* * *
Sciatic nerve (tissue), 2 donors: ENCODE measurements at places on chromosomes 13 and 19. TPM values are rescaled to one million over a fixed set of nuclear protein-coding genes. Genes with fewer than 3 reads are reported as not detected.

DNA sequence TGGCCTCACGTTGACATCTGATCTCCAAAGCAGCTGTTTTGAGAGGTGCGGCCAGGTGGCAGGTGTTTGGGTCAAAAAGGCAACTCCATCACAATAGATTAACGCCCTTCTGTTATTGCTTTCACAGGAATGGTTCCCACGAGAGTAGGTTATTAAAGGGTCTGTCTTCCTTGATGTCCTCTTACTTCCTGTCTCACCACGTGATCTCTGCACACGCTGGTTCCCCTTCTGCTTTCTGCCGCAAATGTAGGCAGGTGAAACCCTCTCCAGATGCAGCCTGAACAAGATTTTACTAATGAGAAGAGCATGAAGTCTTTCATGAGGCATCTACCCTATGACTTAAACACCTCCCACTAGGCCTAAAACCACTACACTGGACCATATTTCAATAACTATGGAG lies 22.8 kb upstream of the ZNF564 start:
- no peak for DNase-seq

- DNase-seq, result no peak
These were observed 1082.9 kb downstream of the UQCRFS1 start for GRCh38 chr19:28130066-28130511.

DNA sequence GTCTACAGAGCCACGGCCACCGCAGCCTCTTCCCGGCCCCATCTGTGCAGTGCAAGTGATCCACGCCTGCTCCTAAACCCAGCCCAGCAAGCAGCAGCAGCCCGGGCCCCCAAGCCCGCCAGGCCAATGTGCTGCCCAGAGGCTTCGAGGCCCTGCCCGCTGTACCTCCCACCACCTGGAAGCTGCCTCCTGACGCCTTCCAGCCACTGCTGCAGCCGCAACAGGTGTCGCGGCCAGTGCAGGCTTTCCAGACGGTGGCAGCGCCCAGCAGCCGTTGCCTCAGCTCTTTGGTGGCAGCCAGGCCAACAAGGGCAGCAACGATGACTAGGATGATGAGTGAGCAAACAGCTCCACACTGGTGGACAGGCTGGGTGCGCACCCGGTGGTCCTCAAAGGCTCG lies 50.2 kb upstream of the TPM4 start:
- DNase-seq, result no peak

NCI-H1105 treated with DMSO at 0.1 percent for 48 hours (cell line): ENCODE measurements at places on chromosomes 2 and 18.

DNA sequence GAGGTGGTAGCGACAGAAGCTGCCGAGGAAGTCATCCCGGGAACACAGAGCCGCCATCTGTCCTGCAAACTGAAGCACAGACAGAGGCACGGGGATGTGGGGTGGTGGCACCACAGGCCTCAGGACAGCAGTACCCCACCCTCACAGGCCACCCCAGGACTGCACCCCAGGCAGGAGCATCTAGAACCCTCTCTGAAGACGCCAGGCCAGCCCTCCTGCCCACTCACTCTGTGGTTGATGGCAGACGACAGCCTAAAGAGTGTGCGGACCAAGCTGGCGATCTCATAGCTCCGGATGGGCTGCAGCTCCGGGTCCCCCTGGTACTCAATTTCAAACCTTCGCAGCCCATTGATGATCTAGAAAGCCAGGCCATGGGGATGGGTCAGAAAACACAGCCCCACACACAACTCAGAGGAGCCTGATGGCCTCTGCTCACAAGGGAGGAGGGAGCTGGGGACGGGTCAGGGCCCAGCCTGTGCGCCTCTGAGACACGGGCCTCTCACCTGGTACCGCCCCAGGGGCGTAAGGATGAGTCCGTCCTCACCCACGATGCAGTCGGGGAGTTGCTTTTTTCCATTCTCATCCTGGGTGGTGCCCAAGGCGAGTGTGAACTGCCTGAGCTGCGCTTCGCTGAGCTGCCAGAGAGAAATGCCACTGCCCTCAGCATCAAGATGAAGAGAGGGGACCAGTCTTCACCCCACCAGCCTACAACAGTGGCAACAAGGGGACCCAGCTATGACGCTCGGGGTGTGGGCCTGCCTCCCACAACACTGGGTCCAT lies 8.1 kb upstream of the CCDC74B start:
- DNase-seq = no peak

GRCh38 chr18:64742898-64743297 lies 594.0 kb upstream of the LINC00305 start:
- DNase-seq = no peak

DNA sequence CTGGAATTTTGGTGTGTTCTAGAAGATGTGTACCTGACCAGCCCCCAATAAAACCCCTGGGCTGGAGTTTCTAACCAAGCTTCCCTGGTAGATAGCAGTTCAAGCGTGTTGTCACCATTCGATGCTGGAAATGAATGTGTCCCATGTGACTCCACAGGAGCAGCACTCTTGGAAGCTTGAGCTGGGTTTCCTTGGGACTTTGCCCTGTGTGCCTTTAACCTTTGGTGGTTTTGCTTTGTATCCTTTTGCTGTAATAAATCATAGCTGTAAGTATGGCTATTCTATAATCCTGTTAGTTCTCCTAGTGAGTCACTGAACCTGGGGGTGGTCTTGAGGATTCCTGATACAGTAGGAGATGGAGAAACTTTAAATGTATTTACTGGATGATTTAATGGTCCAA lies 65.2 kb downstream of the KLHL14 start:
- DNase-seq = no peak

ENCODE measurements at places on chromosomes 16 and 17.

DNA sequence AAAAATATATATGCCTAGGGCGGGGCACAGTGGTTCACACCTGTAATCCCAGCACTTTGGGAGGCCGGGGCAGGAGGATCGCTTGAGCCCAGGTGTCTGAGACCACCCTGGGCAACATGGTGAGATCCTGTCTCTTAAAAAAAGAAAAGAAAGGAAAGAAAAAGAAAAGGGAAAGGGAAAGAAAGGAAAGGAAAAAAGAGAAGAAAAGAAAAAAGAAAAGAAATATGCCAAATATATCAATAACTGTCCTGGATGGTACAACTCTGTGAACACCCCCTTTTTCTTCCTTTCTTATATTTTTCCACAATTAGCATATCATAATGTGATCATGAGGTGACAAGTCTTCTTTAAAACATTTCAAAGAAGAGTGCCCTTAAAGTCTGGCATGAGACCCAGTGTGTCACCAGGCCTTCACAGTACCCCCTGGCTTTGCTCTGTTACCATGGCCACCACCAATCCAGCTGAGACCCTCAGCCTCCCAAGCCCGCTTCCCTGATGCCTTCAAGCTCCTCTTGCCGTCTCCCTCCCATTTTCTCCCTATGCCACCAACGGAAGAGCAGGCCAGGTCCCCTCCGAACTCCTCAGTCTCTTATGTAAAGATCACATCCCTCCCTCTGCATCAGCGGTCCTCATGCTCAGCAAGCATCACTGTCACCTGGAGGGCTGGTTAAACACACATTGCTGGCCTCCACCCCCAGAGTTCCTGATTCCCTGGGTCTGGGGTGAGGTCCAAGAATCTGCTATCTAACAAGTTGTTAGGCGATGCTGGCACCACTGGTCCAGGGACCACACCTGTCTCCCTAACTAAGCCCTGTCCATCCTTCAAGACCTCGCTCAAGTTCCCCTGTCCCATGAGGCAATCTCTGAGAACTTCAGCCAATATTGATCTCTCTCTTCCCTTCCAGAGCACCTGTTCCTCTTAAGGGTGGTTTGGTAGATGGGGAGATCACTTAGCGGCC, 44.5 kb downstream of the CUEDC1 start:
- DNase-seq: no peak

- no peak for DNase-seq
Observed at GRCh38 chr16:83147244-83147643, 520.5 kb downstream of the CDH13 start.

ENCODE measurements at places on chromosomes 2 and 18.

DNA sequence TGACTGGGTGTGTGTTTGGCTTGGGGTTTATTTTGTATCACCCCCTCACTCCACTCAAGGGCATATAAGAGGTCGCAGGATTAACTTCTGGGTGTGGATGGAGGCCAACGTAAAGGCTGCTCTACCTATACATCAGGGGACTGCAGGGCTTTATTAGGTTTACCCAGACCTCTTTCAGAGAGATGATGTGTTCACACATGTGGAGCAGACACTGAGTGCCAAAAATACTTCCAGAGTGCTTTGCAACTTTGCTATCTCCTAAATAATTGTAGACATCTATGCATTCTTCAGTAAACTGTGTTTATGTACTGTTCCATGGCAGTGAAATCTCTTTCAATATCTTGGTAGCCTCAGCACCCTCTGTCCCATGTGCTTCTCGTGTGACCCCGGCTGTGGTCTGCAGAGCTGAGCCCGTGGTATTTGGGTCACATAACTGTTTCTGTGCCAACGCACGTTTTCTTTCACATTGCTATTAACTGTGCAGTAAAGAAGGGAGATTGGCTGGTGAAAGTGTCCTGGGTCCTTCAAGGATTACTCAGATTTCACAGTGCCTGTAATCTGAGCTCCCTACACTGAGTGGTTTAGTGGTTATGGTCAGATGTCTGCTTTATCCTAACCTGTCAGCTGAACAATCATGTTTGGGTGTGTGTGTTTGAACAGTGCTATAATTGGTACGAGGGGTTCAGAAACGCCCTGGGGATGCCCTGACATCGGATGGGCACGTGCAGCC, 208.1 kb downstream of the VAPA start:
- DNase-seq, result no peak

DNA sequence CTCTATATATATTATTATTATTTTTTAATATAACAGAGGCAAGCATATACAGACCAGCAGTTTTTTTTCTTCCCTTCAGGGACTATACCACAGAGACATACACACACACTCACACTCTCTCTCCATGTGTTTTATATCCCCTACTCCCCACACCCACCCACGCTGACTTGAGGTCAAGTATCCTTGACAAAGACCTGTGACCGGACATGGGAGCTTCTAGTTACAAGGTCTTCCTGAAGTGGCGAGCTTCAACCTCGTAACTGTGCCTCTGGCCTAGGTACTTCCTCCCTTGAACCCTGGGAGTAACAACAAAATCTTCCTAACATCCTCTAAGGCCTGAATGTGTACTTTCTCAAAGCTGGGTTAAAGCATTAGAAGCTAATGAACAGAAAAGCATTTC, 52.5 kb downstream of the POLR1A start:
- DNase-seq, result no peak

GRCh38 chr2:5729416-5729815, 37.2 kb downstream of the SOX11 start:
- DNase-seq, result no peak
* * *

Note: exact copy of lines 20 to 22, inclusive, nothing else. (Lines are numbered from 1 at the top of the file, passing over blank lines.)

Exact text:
ENCODE measurements at places on chromosomes 2 and 18.

DNA sequence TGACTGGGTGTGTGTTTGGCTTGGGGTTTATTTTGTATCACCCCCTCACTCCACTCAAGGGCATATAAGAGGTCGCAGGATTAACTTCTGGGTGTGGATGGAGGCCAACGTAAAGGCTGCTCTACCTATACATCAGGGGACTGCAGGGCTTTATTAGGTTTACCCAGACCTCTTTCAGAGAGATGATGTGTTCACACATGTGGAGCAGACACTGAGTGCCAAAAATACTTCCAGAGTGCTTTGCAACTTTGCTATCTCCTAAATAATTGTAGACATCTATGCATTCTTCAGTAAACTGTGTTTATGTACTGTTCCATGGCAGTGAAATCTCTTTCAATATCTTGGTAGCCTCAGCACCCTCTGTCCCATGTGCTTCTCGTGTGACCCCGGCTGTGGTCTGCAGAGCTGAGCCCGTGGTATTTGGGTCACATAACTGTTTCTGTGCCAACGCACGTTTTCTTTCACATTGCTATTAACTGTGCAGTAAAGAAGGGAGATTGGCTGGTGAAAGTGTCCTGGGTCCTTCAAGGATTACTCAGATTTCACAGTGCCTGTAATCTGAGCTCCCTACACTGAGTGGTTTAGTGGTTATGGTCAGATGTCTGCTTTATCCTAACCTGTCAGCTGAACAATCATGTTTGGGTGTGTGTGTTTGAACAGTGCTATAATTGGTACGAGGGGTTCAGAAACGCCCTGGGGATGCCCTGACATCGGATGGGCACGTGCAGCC, 208.1 kb downstream of the VAPA start:
- DNase-seq, result no peak